Mesa County Solid Waste Director Barrett Jensen looks like a conehead for the recycling event on America Recycles Day. Mesa County Solid Waste Management, along with local waste and recycling companies, prepare for the waste separation and sorting demonstration Wednesday, Nov. 15, on the front lawn of the Old Mesa County Courthouse, 544 Rood Ave.

These are some of the goodies that were provided by Mesa County Solid Waste Management on America Recycles Day!

American Recycles Day was a family event. Even dogs came out to enjoy all of the festivities. 

Bags of Mesa Magic compost was available to members of the public to take for free for attending the event.

Solid Waste Director Barrett Jensen talks to the public about how electronics should not be thrown in the trash. 

Latex paint is one of the many things that is not an item that should be thrown away. 

Families showed up for America Recycles Day to learn about all the things from our trash that can be recycled or reused instead of being thrown away.

A member of the public asks questions regarding recycling metals and electronics.

Cardboard can always be recycled!

Members of the public attentively listen to a presentation about reducing waste on America Recycles Day.

Mesa County Solid Waste Director Barrett Jensen talks trash to members of the public about how you can not recycle KFC chicken bowls because of the grease. Always remember when in doubt toss it out!

Great turn out at the waste sorting demonstration hosted by Mesa County Solid Waste and local waste and recycling companies

Solid Waste Director Barrett Jensen reminds people to make sure the cork has been removed when recycling wine bottles.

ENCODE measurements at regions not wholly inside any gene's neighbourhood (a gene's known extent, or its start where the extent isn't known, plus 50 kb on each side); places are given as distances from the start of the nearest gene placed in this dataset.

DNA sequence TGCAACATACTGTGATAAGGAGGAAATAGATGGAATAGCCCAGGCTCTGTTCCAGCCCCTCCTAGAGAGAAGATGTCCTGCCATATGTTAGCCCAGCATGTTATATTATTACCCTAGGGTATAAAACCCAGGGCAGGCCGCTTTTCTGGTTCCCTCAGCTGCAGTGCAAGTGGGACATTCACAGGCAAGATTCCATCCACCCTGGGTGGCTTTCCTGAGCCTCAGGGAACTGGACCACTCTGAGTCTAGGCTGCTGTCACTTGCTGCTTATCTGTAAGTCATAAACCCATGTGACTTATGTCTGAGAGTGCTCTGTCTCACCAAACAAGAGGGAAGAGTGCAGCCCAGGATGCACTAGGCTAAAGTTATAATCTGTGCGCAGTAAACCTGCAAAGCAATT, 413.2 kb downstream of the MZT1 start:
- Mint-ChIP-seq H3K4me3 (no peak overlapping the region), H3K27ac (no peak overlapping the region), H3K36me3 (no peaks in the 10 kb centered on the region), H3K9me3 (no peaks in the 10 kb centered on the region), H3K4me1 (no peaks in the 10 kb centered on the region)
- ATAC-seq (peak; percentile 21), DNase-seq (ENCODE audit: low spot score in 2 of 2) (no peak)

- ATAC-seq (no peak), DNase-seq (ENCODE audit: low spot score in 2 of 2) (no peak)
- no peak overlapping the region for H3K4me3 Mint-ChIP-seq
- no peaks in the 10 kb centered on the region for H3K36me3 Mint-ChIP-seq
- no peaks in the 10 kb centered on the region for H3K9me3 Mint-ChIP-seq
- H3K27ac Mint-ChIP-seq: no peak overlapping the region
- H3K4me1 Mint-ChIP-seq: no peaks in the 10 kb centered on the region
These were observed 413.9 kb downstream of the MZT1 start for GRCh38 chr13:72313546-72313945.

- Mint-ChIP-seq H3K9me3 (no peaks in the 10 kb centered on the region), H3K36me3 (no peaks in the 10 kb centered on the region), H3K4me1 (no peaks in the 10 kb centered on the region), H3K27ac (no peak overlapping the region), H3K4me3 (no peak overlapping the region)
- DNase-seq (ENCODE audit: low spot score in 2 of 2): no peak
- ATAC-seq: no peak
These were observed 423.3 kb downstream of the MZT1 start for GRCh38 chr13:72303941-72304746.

Solid Waste Director Barrett Jensen answers questions from members of the public about recycling.  


Vivian rides Grand Valley Transit (GVT) daily since moving to Grand Junction in July. She said she is thankful for the friendly drivers who always help her identify the stop closest to her destination when she is unsure. Vivian also uses the bus tracking app ETA SPOT on her smartphone and always knows exactly when the bus will arrive at her stop. Check it out online at www.gvteta.com and plan your trip with GVT today!
Staff members at the Mesa County Community Services Building (CSB) hosted a Thanksgiving Feast for Public Health, Human Services and Workforce Center. Pictured here— Kathy Gerlock, Clerical Team from Child Welfare, is enjoying the final bites of her lunch.

Nancy Ahren, Tracey Garchar & Commissioner McInnis enjoy conversation over lunch at the CSB Thanksgiving Luncheon.

Heidi Belatti and Katie Smith from Public Health enjoy their Thanksgiving lunch.

DHS Child Welfare team members take a few minutes to feast together.

Criminal Justice Services Department (CJSD) staff members Leah Peterson and Angela Morgan set out their donations for the 4th annual food drive for the Community Food Bank.


CJSD Supervisor Nick Brutosky and Manager Craig Bynum enjoying their potatoes after donating items to the food bank.

Criminal Justice Specialist Shawn McNamara enjoying the potato bar after making contributions to the food drive.

Various CJSD staff members enjoy the potato bar hosted for employees who donated to the Community Food Bank.
CJSD's collection for their annual food drive totaled 691 lbs! Way to go!

Mesa County Information Technology enjoying their Thanksgiving Potluck! 
Mesa County Treasurer's Office staff members celebrate Mesa County Treasurer Janice Rich's birthday (a day early), which also happens to be Mickey Mouse's birthday (Nov. 18). 
Teresa Nees with Noxious Weed and Pest Management presented an invasive species display at the Upper Colorado River Basin Water Forum at the CMU Ruth Powell Hutchins Center. Nees visited with attendees about threats to the Colorado River including non-native plants, insects, mussels and fish that disrupt the native natural ecosystem and can also damage infrastructure.

This knotty mess of wood is actually part of a root ball from the noxious weed purple loosestrife. This plant thrives in shallow wetland areas, and the root system can block water flow and reduce wildlife habitat.

Teresa Nees with Noxious Weed and Pest and Laurie Rink with Middle Colorado Watershed Council discuss ideas for future collaboration in public education and field projects. For more information, visit https://www.midcowatershed.org 

No comments:

Post a Comment

Note: Only a member of this blog may post a comment.